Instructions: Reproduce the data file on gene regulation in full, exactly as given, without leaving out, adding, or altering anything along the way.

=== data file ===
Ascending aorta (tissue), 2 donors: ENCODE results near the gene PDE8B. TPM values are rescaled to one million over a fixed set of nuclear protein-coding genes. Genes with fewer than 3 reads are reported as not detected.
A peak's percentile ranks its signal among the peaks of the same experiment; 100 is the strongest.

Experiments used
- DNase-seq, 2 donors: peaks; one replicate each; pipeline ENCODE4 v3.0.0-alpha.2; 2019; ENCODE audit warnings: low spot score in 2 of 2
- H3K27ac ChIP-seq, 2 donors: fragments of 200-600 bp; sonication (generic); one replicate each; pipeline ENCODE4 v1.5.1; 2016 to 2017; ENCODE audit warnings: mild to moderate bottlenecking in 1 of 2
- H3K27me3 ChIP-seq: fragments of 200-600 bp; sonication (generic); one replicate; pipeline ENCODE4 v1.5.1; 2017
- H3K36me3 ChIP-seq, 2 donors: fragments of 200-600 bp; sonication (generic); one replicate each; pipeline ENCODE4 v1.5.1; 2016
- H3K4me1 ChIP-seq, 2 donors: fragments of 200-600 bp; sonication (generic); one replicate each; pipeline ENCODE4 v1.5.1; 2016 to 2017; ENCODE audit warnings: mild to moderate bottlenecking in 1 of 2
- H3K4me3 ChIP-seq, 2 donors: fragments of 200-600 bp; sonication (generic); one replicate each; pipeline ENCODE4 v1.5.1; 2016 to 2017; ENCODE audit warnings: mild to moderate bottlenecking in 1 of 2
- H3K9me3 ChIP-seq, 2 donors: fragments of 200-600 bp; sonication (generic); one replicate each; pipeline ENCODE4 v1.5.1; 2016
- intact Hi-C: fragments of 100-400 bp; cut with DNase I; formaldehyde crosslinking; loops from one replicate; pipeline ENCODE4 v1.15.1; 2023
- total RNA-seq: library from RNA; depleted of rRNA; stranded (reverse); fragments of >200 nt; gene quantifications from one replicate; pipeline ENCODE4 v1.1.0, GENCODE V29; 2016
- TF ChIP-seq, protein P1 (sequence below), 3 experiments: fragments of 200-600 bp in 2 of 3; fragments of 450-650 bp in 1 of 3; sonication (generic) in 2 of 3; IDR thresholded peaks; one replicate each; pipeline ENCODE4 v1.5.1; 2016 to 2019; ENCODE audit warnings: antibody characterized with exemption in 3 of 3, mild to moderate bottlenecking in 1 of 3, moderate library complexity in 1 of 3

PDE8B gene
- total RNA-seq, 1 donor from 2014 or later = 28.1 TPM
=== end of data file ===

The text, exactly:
Ascending aorta (tissue), 2 donors: ENCODE results near the gene PDE8B. TPM values are rescaled to one million over a fixed set of nuclear protein-coding genes. Genes with fewer than 3 reads are reported as not detected.
A peak's percentile ranks its signal among the peaks of the same experiment; 100 is the strongest.

Experiments used
- DNase-seq, 2 donors: peaks; one replicate each; pipeline ENCODE4 v3.0.0-alpha.2; 2019; ENCODE audit warnings: low spot score in 2 of 2
- H3K27ac ChIP-seq, 2 donors: fragments of 200-600 bp; sonication (generic); one replicate each; pipeline ENCODE4 v1.5.1; 2016 to 2017; ENCODE audit warnings: mild to moderate bottlenecking in 1 of 2
- H3K27me3 ChIP-seq: fragments of 200-600 bp; sonication (generic); one replicate; pipeline ENCODE4 v1.5.1; 2017
- H3K36me3 ChIP-seq, 2 donors: fragments of 200-600 bp; sonication (generic); one replicate each; pipeline ENCODE4 v1.5.1; 2016
- H3K4me1 ChIP-seq, 2 donors: fragments of 200-600 bp; sonication (generic); one replicate each; pipeline ENCODE4 v1.5.1; 2016 to 2017; ENCODE audit warnings: mild to moderate bottlenecking in 1 of 2
- H3K4me3 ChIP-seq, 2 donors: fragments of 200-600 bp; sonication (generic); one replicate each; pipeline ENCODE4 v1.5.1; 2016 to 2017; ENCODE audit warnings: mild to moderate bottlenecking in 1 of 2
- H3K9me3 ChIP-seq, 2 donors: fragments of 200-600 bp; sonication (generic); one replicate each; pipeline ENCODE4 v1.5.1; 2016
- intact Hi-C: fragments of 100-400 bp; cut with DNase I; formaldehyde crosslinking; loops from one replicate; pipeline ENCODE4 v1.15.1; 2023
- total RNA-seq: library from RNA; depleted of rRNA; stranded (reverse); fragments of >200 nt; gene quantifications from one replicate; pipeline ENCODE4 v1.1.0, GENCODE V29; 2016
- TF ChIP-seq, protein P1 (sequence below), 3 experiments: fragments of 200-600 bp in 2 of 3; fragments of 450-650 bp in 1 of 3; sonication (generic) in 2 of 3; IDR thresholded peaks; one replicate each; pipeline ENCODE4 v1.5.1; 2016 to 2019; ENCODE audit warnings: antibody characterized with exemption in 3 of 3, mild to moderate bottlenecking in 1 of 3, moderate library complexity in 1 of 3

PDE8B gene
- total RNA-seq, 1 donor from 2014 or later = 28.1 TPM